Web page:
Saturday, 30 April 2011

Mighty Mouse

My recent bluetooth upgrade is not the only hardware addition to my laptop this week: I've just added a Logitech Wireless Mouse (Logitech M505).

Notwithstanding the lamentable lack of technical support from Logitech for Linux users, this is a beautiful piece of hardware: it has a superb form-factor and works out of the box on my DELL Inspiron 6400 - including the side-scrolling function. However, as this is my only unifying device, I'm not sure if the unifying protocol will work on Ubuntu. Nonetheless, it's a great replacement for my Microsoft Wireless 3000 device (with its 67mm usb dongle), which is likely to find a more permanent home on the Inspiron 1501.

Sources & References:
Logitech Wireless Mouse M505 - unifying
Logitech What is Unifying?
Amazon M505 Wireless Mouse

Errant Apps

If you ever experience problems starting an application from its menu icon, you may be able to diagnose the problem by starting the program from the command line. However, with so much software, it's not always easy to remember the command used to invoke any particular program: fortunately, you don't have to remember!

From the Preferences menu (System > Preferences) select Main Menu.

Then click the Properties button.

Copy and paste the text in the Command box into a terminal and press Enter.

This should invoke the application and any errors or problems will be recorded in the terminal window.

Thursday, 28 April 2011

Giving the Lynx More Teeth

Last May I blogged on adding bluetooth functionality to my 6400 using a USB dongle. At the time, my Inspiron was running WinXP and the experiment was not a great success, hence the dongle found a new home plugged into my Ubuntu box where it proved to be a far better acquisition. However, despite protestations to the contrary, my Inspiron 6400 has now joined the Ubuntu family and I thought it time to revisit the problem.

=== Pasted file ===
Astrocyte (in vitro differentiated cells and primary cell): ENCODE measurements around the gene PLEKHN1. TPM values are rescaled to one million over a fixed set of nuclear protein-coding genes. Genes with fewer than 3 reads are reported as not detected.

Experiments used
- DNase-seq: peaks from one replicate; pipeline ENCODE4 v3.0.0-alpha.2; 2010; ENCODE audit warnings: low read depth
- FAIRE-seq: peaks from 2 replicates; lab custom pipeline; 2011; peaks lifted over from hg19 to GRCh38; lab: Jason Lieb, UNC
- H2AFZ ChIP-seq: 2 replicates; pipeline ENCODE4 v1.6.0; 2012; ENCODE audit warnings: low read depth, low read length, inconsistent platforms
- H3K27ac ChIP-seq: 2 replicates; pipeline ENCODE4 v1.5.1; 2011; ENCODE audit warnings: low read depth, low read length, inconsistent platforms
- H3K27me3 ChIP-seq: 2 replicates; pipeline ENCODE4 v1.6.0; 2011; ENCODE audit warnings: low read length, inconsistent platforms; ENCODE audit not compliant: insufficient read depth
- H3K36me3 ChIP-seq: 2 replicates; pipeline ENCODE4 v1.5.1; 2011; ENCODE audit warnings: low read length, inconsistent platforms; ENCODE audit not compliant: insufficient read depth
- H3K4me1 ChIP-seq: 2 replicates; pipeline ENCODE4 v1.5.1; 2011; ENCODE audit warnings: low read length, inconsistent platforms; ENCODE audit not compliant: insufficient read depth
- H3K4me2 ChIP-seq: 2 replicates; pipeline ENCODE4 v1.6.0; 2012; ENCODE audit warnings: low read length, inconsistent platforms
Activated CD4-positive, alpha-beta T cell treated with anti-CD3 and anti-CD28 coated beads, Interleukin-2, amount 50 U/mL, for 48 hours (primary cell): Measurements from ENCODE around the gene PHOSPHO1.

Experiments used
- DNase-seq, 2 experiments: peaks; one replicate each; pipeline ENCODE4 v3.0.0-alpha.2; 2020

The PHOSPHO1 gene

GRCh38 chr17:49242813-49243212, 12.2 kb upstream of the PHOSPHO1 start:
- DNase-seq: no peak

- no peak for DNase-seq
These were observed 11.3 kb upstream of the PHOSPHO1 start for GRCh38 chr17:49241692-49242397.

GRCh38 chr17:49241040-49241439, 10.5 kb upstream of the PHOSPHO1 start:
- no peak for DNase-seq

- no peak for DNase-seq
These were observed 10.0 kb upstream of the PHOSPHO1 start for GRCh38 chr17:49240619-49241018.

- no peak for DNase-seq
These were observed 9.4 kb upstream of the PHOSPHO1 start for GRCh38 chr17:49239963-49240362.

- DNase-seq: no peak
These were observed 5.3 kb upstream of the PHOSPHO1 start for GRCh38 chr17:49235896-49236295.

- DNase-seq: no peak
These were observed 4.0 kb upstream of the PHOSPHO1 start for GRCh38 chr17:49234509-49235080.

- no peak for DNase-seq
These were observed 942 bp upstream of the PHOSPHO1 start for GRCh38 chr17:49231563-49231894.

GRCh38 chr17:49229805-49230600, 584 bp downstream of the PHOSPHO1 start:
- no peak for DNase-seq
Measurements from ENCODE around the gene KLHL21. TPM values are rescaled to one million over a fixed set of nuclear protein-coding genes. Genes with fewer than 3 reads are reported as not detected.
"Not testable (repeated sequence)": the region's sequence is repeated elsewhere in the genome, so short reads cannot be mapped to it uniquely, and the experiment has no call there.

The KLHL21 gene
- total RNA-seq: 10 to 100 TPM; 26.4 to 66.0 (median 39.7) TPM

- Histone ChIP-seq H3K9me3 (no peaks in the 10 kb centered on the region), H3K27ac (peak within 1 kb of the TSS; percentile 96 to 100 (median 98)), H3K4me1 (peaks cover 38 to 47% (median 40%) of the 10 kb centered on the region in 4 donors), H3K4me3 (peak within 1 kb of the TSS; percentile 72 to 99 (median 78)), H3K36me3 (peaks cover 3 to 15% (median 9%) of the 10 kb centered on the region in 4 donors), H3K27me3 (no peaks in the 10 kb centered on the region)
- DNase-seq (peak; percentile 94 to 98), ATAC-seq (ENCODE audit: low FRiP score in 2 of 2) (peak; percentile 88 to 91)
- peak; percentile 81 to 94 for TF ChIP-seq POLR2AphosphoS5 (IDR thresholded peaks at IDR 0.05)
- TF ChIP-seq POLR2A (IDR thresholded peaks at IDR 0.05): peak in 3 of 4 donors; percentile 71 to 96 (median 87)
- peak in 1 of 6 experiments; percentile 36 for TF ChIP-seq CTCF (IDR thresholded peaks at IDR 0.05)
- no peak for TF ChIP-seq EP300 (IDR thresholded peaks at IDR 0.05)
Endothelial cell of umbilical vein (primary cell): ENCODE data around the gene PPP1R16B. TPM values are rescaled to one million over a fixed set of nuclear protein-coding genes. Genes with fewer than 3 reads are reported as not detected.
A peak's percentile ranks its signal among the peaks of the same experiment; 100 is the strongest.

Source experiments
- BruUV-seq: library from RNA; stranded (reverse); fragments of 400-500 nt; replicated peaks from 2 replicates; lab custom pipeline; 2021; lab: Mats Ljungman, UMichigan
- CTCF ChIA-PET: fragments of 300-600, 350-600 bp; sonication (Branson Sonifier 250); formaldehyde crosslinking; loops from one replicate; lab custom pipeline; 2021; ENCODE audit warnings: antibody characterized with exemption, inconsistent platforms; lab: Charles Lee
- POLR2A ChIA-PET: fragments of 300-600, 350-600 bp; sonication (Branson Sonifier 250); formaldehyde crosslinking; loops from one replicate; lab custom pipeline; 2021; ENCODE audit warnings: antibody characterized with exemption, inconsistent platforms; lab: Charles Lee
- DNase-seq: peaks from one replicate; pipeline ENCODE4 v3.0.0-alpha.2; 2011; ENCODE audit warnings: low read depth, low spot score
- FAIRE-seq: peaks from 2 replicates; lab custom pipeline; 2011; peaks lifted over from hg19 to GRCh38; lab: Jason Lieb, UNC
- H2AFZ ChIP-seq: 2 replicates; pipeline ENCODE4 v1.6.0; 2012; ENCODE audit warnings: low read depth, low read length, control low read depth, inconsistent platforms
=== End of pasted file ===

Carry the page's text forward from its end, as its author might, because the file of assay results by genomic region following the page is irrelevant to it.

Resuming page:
The Inspiron 6400 is designed to house an integrated bluetooth adaptor but, for various reasons, I never specified a card when I bought the machine from DELL: however, retro-fitting the adaptor proves to be simple and (reasonably) cost effective. I found a suitable adaptor from a company called Justop.

The card is housed behind a cover in the battery compartment: simply remove the battery and then open the card-door. Behind the cover, you should find your cable (it's a good idea to make sure that this is installed before you order the part!): connect the adaptor and slide it into the rear of the cover.

Carefully, replace the adaptor cover and then the battery. Reboot and, if all's well, you should see your bluetooth indicator light up during the boot sequence.

Ironically, I use bluetooth to connect my Ubuntu machines to Windows mobile devices - oh well!

Sources & References
Justop Dell Wireless 355 Bluetooth V 2.0+EDR Module-GK103-(Module Only)

Tuesday, 26 April 2011

The Office

I've been playing with LibreOffice.

To be honest, I don't have much of interest to say on the matter and that's probably because there is absolutely no difference (that I can discern) between LibreOffice and OpenOffice!

Ok, so there is some cosmetic difference in the opening splash screen, but take a look at the word processor applications:

Actually, it's not such a bad thing: after all, the fact that the two applications are so similar should make migrating to Libre from OpenOffice relatively painless! Moreover, it's easy to understand why the two should be virtually indistinguishable when one realizes that the has simply been renamed as “The Document Foundation” (source: OMG!Ubuntu!) and continued as if nothing much had happened!